previous center=new bit center-phase error=0-0=0

And so on.

Receive clock generation block 44 utilizes out-of-window signal 54 to indicate when the phase error is outside the correction window and thus not to be used. In general, the width of the correction window controls the maximum clock phase correction allowed. The correction window initially starts out at a maximum value. For example, for 12 times over sampling, the correction window starts out at a value of 6. When the phase error sent from phase error counter 43 to receive clock generation block 44 is less than or equal to the correction window, the value of the correction window is decremented. This continues until the correction window is equal to its minimum value of 1. Once the correction window is equal to 1, it is no longer decremented.

When the phase error sent from phase error counter 43 to receive clock generation block 44 is greater than the correction window, clock generation block 44 ignores the phase error and increments the correction window. This protects against bit jitter.

For example, if the phase error sent from phase error count 43 to receive clock generation block 44 is equal to four and the correction window is equal to one, receive clock generation block 44 makes no update to the extracted clock count. Instead, receive clock generation block increments the correction error window and asserts out-of-window signal 54 indicating to phase error counter 43 that the last phase error was disregarded.

For example, when the RF signal link utilizes a time division multiple access-time division duplex (TDMA-TDD) signaling system as set out in European Telecommunication Standard (ETS) 300 175-2, with a system that over samples 12 times, at the beginning of every TDMA slot, the correction window starts out at a value of 6. As bits are received with the center position with the correction window, the correction window will be narrowed down until is equal to one.

FIG. 5 illustrates the use of a correction window. A received data signal 70 has bit centers 71, 72, 73, 74, 75, 76, 77 and 78. A correction window signal 80 has correction windows 81, 82, 83, 84, 85, 86, 87 and 88. A reconstructed clock center signal 90 has reconstructed clock centers 91, 92, 93, 94, 95, 96, 97 and 98.

Correction window 81 is initially open. Since bit center 71 is within correction window 81, correction window 82 is narrowed. Since bit center 72 is within correction window 82, correction window 83 is narrowed. Bit center 74 is outside correction window 84; therefore, bit center 74 is not used by reconstructed clock center signal 90 to generate reconstructed clock center 94 and correction window 85 is widened. Bit center 75 is outside correction window 85; therefore, bit center 75 is not used by reconstructed clock center signal 90 to generate reconstructed clock center 95 and correction window 86 is widened. Since bit center 76 is within correction window 86, correction window 87 is narrowed. Since bit center 77 is within correction window 87, correction window 88 is narrowed. The phase of reconstructed clock center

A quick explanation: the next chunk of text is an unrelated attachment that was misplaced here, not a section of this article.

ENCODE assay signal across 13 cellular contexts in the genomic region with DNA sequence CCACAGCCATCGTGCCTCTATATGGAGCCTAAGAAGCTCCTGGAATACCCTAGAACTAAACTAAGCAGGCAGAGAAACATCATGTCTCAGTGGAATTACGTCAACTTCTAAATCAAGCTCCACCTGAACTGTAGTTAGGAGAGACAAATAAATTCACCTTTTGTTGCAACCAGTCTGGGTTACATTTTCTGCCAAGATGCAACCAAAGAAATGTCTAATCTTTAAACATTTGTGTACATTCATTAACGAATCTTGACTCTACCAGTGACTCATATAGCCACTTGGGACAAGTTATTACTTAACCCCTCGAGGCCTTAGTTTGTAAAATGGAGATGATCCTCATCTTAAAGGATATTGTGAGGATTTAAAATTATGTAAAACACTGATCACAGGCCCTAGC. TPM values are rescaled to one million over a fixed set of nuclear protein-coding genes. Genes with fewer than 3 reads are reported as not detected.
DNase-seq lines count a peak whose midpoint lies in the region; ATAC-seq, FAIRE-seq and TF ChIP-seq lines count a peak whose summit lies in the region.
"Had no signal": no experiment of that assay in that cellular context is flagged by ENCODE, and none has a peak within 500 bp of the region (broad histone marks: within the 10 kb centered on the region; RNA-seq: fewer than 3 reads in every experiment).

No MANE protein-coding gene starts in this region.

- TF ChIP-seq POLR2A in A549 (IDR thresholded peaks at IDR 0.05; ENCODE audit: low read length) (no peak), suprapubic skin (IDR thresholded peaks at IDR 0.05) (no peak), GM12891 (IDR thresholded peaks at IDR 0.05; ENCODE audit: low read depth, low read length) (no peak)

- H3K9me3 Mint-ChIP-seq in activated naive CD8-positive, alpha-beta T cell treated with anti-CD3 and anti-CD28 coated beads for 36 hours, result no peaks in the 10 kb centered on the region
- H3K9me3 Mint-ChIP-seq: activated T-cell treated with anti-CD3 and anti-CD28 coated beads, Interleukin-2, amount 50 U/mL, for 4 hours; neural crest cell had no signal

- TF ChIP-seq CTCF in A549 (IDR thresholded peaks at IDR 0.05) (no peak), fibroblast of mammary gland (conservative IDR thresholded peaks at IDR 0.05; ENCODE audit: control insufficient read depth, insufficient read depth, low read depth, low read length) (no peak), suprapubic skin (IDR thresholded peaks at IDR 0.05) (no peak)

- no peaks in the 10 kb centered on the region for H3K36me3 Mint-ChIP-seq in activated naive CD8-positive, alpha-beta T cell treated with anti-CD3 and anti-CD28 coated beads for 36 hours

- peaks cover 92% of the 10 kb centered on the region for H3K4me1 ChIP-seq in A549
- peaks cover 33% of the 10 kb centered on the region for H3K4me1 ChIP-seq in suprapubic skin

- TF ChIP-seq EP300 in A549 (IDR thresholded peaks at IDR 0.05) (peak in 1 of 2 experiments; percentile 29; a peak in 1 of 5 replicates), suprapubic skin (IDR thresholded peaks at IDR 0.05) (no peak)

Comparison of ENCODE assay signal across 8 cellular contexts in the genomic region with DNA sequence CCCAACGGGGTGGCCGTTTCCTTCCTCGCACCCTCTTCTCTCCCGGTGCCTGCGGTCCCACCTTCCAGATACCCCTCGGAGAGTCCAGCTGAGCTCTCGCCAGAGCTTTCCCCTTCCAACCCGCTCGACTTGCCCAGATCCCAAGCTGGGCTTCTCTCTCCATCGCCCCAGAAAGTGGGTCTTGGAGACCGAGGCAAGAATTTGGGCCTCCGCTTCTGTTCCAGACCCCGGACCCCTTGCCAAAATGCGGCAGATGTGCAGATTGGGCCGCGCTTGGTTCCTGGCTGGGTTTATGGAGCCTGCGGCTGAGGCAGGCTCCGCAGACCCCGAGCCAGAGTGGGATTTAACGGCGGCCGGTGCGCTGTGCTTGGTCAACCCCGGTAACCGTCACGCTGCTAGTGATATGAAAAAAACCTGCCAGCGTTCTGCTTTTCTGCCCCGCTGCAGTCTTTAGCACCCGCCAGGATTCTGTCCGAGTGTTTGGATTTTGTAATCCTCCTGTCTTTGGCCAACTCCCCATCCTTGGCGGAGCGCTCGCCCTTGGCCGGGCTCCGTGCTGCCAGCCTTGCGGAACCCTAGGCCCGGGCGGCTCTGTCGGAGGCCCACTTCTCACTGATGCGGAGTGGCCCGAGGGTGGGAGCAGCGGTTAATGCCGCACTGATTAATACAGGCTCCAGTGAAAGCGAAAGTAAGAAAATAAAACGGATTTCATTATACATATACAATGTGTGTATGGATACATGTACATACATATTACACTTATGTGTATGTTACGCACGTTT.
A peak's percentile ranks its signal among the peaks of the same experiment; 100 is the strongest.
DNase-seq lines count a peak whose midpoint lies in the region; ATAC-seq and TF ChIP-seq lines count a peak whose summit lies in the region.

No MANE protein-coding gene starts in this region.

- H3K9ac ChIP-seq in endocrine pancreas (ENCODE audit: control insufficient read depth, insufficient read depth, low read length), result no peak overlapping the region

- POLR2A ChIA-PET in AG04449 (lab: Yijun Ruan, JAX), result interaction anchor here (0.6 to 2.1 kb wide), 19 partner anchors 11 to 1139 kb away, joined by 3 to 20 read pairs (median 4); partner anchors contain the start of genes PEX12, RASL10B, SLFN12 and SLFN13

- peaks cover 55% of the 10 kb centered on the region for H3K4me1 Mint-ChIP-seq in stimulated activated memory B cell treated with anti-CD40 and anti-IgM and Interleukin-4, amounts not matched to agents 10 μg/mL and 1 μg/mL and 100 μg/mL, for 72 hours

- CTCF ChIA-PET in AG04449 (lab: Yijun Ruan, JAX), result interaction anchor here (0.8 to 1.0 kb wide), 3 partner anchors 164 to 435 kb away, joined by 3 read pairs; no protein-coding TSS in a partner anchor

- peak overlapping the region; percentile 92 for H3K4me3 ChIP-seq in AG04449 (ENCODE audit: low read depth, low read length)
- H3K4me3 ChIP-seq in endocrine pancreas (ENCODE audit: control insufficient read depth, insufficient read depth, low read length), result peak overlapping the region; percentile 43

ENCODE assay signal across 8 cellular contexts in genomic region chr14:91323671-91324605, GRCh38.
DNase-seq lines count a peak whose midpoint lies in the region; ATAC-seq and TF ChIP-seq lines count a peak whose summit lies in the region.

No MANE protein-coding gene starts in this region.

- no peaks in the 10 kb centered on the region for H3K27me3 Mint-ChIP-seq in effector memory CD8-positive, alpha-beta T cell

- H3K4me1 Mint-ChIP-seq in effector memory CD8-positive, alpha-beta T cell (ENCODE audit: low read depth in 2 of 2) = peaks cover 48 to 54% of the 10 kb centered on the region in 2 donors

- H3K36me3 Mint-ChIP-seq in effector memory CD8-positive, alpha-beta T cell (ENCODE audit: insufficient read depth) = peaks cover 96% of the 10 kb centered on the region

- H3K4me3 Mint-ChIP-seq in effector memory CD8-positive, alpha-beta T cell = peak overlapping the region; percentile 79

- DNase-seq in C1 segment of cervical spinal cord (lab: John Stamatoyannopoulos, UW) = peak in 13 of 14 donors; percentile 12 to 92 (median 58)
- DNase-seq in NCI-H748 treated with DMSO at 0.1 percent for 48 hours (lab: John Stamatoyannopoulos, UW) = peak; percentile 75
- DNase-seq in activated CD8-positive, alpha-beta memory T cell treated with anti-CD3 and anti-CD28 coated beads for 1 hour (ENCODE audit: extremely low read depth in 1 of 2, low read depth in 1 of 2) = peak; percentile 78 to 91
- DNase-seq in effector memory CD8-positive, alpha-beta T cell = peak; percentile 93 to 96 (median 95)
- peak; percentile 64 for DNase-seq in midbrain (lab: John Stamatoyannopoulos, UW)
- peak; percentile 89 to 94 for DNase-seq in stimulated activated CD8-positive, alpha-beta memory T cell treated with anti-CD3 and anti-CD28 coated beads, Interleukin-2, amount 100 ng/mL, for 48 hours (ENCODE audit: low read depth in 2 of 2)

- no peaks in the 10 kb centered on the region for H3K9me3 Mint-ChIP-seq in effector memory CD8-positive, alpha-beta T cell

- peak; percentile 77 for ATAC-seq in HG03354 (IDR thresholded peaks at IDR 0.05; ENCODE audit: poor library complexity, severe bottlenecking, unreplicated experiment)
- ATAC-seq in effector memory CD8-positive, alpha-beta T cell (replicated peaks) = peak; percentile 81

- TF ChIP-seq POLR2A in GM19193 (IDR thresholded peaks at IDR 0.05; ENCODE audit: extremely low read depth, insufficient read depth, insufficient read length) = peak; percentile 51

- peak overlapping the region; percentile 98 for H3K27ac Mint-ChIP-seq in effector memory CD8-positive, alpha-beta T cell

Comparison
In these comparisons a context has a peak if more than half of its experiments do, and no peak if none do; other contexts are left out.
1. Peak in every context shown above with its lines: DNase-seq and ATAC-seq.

The foregoing discussion discloses and describes merely exemplary methods and embodiments of the present invention. As will be understood by those familiar with the art, the invention may be embodied in other specific forms without departing from the spirit or essential characteristics thereof. Accordingly, the disclosure of the present invention is intended to be illustrative, but not limiting, of the scope of the invention, which is set forth in the following claims.

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Referenced by
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US6107846 *Nov 6, 1997Aug 22, 2000Oki Electric Industry Co., Ltd.Frequency multiplication circuit
US6366145 *Dec 21, 2000Apr 2, 2002Cypress Semiconductor Corp.Linearized digital phase-locked loop
US6366632Aug 4, 1999Apr 2, 2002Qualcomm IncorporatedAccounting for clock slew in serial communications
US6535023Mar 12, 2001Mar 18, 2003Cypress Semiconductor Corp.Linearized digital phase-locked loop method
US6587694Sep 24, 1999Jul 1, 2003Agere Systems Inc.Clock synchronization between wireless devices during cradled time
US6711226Dec 22, 2000Mar 23, 2004Cypress Semiconductor Corp.Linearized digital phase-locked loop
US6950484Dec 22, 2000Sep 27, 2005Cypress Semiconductor Corp.Linearized digital phase-locked loop method
US6993105Dec 22, 2000Jan 31, 2006Cypress Semiconductor Corp.Linearized digital phase-locked loop
US7826581Oct 5, 2004Nov 2, 2010Cypress Semiconductor CorporationLinearized digital phase-locked loop method for maintaining end of packet time linearity
WO2001011816A1 *Aug 3, 2000Feb 15, 2001Qualcomm IncorporatedClock slew control for serial communication systems
Classifications
U.S. Classification375/373, 375/360, 327/160
International ClassificationH03L7/093, H03L7/08, H04L7/033
Cooperative ClassificationH03L7/08, H03L7/093, H04L7/0331, H04L7/0334
European ClassificationH04L7/033D, H03L7/08, H03L7/093, H04L7/033B